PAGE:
This is a tutorial on using both hand painting and immersion dyeing on the same skein.
To hand-paint, a small amount food color is put directly on the wool yarn. The food color can be spooned, poured or painted with a foam brush.
Immersion dyeing is submerging the wool yarn in a large amount of water with food color and vinegar in the dyebath.
Food Colors used:
Kool-Aid: Lemon Lime and Cherry
Wilton Icing gel: Sky, Kelly, Royal and Disney Fairies Blue
McCormick: Yellow, Red and Blue
The hank in the video is 100 percent wool. You can use any yarn with wool, animal fur, silk or nylon. Yarn with blends of these fibers will also work.
I had it in the back of my mind that this project was going to be a disaster.
Gold isn't my favorite color.
We hadn't dyed a super-sized hank before.
The yarn wasn't cleaned or even damp.
Would the hand-paint food colors stay on the yarn during immersion or would the dyebath turn into a yucky blue mess?
And truthfully until the Wilton® Fairies blue dyebath went clear, I thought this hank would be the ugliest ever.
Instead, we ended up with a hank too nice to knit, and this video tutorial.
Step-by-step directions are after the video so you can make your own.
Make a large diameter skein. This yarn is 100% wool yarn, dyed gold and sold on a cone (a mill end) by an unknown manufacturer.
We used two dining room chairs with the seats facing each other to wrap the yarn around. Every 20 trips around the chair, the skein was tied loosely in four places with pieces of scrap yarn. After another 20 trips the newly wrapped yarn was tied with another set of ties. This was repeated until all 250 yards had been skeined.
The skein was placed on plastic bags on the driveway. We used the driveway for three reasons - there is more room to work than our kitchen, spills don't matter and the lighting for the video was better.
The skein was not prepared in any way.
Usually mill ends are washed to remove any machine oil. We didn't do this.
Usually the yarn is soaked and just damp before being hand-painted. This skein of yarn is completely dry.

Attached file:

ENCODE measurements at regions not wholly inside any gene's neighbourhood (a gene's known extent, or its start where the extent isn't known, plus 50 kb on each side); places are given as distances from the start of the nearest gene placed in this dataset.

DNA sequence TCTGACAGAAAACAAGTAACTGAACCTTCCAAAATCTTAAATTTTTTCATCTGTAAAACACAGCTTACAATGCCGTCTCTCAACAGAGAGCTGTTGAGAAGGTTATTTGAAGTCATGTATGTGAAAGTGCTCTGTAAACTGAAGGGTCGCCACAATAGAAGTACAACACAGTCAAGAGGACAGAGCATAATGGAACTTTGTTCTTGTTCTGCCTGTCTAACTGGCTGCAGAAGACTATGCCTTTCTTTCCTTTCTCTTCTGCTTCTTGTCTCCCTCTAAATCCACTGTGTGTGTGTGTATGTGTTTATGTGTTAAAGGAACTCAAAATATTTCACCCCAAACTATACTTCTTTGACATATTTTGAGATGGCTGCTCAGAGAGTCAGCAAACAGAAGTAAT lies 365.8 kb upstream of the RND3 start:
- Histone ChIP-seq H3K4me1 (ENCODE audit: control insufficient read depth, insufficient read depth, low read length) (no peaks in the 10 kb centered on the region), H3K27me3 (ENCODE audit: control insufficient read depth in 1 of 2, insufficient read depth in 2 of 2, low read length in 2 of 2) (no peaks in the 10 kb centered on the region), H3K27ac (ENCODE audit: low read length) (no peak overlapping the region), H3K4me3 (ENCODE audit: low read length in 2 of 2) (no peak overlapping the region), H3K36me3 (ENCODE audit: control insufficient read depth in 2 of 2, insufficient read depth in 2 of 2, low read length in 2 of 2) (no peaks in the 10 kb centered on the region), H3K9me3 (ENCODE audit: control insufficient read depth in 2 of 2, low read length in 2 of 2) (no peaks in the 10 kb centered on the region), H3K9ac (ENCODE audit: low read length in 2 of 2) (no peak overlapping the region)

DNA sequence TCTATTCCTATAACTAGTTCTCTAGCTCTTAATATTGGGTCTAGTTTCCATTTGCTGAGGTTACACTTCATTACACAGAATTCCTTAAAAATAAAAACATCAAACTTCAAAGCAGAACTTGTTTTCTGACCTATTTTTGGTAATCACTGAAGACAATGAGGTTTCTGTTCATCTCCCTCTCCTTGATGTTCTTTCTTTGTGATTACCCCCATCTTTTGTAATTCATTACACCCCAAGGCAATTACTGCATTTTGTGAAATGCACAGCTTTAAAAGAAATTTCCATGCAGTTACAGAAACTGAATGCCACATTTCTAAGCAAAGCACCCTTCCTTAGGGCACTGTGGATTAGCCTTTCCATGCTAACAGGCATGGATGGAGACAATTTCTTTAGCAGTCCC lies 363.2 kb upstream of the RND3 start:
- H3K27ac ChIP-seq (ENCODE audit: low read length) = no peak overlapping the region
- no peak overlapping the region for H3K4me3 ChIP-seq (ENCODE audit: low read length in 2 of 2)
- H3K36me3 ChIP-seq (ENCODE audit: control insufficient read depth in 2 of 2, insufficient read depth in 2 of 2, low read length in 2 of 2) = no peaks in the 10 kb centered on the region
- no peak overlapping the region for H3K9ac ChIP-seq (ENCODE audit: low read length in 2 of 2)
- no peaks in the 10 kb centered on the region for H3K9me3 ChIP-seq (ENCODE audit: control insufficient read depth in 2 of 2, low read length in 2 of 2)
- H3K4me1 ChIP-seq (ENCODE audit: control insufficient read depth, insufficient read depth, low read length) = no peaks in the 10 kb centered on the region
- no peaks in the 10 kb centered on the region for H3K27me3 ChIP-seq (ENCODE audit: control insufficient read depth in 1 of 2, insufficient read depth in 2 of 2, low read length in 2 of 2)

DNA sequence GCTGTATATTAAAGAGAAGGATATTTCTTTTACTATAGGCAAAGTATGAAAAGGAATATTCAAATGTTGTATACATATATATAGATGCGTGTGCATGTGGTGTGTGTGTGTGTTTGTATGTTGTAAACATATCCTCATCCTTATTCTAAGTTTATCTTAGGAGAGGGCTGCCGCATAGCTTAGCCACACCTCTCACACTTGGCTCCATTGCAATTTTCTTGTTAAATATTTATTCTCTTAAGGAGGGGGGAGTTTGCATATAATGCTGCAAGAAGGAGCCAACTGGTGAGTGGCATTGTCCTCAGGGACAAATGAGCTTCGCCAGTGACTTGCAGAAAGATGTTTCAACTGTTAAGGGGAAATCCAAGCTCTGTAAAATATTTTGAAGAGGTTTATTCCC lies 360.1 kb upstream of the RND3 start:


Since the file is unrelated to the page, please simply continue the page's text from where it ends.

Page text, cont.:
We also haven't used vinegar at this point. The yarn hasn't been soaked in vinegar. There is no vinegar in the jars of dye.
To hand-paint, the jars of food color - just left over Wilton, Kool-Aid and McCormick from other projects - are poured on the yarn.
The food color used was:
Kool-Aid: Lemon Lime and Cherry
Wilton Icing gel;: Sky, Kelly, Royal and Disney Fairies Blue
The yarn is allowed to dry. It was hung on a pole between two lawn chairs in the yard. The day was breezy and the yarn was in the shade.
For immersion, a bath of Wilton Fairies Blue was prepared. 1/4 teaspoon of gel was mixed with water. The amount of water isn't critical here. Add to stockpot with enough water for the skein to float around, but not so much water that you are wasting energy and time to heat it.
1/4 cup of inexpensive white vinegar is added. I buy the largest size jugs in two packs every few weeks. I recall from a Master Food Preservers class that lemon juice and vinegar can become less acidic over time. So if you are using old vinegar, you might have to add more to make the colors set.
Add the yarn.
Heat to 160 degrees F (72 C). I crank the heat up, just like when heating a pot of water for cooking pasta. Fast heating maybe a bad habit that I picked up from scouring fleece. Our fleece is popped into 180 degree water, and it has never felted. None of my yarn has ever felted heating it fast, either.
I do try to move the yarn as little as possible in the heating water, however.
Add a second 1/2 cup of vinegar.
No need to stir, just trickle it in the dyebath.
Heat to 180 degrees F (82 C).
Put a lid on the pot and turn the heat off.
Some of the food colors we hand-painted are going to strike in step 8 with the first 1/4 cup of vinegar when the dyebath is 160 F.
The blues usually take a bit more heat and a lot more time to strike. By increasing the temp we can use the latent heat in the water to bond the blue. The dyebath will stay hot long enough by itself without the burner on for the Wilton® Sky, Royal and Fairies Blue to bond.
If you would prefer, you could hold the dyebath at 160 degrees until the water goes clear. The results are about the same, but you are using more energy and time.
The hardest step - leave the pot alone to cool. No peeking, no stirring, no rinsing while the yarn is still warm.
Rinse and allow to dry.
This technique of hand-paint and immersion dyeing can be used on any color base-yarn.